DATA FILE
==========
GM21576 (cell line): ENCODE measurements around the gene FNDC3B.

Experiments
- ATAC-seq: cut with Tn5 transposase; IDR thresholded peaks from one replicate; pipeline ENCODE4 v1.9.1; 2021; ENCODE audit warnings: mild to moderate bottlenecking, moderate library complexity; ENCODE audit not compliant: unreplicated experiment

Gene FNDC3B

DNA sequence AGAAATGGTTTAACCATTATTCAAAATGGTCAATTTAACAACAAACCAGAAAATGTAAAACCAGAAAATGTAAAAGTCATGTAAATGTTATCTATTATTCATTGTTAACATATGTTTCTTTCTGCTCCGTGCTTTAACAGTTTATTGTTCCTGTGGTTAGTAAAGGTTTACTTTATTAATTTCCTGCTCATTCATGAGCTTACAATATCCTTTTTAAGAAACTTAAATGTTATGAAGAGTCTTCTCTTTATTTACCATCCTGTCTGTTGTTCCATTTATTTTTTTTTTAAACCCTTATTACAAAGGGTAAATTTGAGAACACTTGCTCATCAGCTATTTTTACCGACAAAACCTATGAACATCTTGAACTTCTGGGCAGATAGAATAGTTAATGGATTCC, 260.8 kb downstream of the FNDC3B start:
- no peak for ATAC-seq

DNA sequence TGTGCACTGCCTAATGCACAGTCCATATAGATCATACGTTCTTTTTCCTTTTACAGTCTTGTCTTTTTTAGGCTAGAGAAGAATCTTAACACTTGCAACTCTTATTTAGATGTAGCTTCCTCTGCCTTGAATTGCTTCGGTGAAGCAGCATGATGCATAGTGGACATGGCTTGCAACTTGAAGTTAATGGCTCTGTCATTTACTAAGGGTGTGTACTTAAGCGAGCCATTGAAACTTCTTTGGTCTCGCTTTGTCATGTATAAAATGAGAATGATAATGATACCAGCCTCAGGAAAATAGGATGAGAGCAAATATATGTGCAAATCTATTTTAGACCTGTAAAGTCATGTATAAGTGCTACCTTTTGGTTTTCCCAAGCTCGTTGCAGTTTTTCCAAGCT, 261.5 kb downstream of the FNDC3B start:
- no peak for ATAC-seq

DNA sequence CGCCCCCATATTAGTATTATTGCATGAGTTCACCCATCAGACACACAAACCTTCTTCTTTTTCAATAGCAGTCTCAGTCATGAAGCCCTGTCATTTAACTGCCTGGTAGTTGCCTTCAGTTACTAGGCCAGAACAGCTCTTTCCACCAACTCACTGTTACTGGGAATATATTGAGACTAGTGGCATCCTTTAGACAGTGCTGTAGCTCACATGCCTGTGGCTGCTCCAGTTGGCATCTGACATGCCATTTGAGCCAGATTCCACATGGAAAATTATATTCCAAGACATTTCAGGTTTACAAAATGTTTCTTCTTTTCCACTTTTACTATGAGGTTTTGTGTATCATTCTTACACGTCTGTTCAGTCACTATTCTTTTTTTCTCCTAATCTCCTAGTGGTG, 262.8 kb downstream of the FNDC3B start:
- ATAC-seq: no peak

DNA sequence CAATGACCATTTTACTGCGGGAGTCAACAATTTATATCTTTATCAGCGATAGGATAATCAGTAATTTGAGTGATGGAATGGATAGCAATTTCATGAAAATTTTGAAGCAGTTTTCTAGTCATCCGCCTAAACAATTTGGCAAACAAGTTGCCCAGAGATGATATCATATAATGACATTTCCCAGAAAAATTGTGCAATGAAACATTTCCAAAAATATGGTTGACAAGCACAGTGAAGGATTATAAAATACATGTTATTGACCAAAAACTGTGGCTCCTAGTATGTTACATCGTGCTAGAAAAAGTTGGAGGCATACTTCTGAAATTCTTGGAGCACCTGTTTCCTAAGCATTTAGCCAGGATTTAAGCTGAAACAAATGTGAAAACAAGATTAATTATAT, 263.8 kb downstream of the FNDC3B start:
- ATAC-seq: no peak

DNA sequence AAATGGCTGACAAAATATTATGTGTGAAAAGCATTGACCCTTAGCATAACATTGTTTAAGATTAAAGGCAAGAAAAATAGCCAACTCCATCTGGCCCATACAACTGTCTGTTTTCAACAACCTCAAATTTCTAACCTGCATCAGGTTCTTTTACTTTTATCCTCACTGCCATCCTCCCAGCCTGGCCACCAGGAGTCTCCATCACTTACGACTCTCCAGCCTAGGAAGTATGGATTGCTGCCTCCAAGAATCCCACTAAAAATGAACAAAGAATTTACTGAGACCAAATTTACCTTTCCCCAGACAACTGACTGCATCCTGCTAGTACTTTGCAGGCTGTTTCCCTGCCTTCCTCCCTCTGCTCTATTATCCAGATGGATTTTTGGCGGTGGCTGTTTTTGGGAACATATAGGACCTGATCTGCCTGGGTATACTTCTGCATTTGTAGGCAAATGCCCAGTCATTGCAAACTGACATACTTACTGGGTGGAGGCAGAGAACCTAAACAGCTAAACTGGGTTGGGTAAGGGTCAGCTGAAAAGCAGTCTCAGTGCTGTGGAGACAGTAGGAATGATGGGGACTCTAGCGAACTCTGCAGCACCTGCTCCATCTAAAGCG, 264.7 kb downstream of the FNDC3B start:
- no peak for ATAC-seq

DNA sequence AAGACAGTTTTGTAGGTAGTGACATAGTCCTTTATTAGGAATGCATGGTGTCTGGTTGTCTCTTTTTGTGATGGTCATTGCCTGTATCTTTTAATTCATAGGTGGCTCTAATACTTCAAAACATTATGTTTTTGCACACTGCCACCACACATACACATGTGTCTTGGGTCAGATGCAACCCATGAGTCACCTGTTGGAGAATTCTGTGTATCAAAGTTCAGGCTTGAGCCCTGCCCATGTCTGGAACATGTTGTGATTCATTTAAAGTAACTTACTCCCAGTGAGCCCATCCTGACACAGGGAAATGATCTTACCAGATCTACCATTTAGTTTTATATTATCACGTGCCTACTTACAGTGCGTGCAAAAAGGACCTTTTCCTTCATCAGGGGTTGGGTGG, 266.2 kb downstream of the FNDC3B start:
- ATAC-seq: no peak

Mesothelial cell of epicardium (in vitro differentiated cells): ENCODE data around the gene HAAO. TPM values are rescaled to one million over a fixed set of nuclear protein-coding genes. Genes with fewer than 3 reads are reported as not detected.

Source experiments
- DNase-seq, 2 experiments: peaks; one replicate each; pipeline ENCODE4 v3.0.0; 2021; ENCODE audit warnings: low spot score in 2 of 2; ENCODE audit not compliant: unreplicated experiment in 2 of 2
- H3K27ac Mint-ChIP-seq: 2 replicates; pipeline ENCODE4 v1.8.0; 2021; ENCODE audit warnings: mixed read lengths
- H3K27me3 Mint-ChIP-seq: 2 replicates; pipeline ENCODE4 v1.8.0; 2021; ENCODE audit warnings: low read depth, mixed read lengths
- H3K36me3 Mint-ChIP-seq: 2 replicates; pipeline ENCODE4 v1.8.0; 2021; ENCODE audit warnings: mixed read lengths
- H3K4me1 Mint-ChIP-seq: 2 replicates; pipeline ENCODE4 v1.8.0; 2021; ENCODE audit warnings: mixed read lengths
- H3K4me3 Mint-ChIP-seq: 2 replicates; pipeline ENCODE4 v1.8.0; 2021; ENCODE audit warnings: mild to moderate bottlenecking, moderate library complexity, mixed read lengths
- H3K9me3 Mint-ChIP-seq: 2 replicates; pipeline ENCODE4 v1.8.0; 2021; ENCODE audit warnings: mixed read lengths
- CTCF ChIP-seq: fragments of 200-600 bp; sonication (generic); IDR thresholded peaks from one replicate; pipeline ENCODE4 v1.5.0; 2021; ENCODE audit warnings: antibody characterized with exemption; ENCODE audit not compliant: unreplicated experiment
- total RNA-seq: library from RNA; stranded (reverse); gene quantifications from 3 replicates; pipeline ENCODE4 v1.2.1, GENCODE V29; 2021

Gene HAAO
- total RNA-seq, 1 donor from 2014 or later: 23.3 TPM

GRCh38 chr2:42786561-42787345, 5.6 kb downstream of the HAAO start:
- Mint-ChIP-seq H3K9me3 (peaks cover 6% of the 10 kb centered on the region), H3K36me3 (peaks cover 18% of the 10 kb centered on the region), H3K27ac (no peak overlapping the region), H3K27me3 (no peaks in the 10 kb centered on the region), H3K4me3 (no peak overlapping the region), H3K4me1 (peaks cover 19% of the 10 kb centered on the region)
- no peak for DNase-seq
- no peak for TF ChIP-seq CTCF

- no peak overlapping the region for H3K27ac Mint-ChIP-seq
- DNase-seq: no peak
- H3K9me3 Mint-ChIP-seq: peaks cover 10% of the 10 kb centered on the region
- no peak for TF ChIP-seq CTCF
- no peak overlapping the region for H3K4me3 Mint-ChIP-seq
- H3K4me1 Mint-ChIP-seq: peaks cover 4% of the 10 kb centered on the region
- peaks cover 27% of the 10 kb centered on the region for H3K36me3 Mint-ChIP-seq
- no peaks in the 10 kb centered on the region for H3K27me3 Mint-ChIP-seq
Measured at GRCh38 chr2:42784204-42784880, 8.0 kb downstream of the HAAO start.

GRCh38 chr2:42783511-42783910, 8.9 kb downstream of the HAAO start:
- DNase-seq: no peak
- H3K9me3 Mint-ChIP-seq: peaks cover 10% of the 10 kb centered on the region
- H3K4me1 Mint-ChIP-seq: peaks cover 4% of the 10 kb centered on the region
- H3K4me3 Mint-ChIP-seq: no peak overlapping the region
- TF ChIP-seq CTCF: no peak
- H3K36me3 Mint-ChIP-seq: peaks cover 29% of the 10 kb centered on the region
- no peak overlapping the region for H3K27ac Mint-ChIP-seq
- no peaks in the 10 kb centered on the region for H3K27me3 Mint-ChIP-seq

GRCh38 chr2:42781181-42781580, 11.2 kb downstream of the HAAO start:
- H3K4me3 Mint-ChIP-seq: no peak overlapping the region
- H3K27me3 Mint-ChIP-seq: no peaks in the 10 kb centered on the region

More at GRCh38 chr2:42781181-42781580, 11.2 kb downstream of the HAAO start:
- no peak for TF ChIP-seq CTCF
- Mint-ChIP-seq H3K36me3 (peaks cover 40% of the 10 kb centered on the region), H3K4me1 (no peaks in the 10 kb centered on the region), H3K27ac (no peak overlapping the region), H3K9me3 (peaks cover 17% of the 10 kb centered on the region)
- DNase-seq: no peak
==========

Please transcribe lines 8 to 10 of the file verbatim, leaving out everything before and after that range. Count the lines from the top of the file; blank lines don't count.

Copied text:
- no peak for ATAC-seq

DNA sequence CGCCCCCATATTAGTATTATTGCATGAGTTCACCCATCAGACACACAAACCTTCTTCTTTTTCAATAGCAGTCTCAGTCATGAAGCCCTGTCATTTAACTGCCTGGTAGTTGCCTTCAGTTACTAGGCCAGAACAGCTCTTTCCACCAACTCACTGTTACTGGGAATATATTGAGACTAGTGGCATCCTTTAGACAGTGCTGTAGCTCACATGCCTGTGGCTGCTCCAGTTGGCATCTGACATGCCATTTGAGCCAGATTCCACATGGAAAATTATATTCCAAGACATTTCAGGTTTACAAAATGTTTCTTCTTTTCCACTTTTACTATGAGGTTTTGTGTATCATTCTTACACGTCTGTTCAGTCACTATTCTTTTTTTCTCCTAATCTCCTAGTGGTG, 262.8 kb downstream of the FNDC3B start:
- ATAC-seq: no peak